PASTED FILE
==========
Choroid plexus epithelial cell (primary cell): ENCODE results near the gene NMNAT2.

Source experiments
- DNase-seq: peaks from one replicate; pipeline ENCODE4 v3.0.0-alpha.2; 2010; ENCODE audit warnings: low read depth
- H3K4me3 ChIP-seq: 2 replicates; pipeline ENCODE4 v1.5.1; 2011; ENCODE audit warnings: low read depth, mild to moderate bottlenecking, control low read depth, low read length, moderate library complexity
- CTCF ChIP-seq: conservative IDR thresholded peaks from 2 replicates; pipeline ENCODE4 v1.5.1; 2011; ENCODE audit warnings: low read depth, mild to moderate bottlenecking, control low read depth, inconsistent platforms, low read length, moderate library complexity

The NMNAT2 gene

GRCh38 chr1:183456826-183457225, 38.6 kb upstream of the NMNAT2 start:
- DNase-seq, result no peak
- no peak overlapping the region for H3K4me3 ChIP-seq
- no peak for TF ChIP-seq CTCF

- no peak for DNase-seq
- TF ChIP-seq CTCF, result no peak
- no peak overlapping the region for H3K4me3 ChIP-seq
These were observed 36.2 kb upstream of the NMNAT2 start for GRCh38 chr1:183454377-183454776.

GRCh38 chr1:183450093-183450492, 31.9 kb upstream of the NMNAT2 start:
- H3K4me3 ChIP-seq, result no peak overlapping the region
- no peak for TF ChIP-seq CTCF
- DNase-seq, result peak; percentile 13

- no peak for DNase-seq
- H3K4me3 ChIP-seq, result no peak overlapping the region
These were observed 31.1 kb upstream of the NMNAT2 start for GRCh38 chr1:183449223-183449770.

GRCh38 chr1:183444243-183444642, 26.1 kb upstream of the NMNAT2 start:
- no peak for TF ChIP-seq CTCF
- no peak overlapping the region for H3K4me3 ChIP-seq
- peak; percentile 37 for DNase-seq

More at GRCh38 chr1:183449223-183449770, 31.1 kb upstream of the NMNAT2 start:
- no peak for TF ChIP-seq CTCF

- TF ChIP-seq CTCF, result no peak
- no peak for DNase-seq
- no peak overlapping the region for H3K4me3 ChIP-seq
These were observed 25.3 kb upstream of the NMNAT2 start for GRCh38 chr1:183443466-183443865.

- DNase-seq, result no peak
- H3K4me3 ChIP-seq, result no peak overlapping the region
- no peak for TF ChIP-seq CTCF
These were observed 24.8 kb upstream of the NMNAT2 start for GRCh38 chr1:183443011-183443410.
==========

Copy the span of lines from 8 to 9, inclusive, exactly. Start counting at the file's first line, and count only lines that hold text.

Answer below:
- DNase-seq, result no peak
- no peak overlapping the region for H3K4me3 ChIP-seq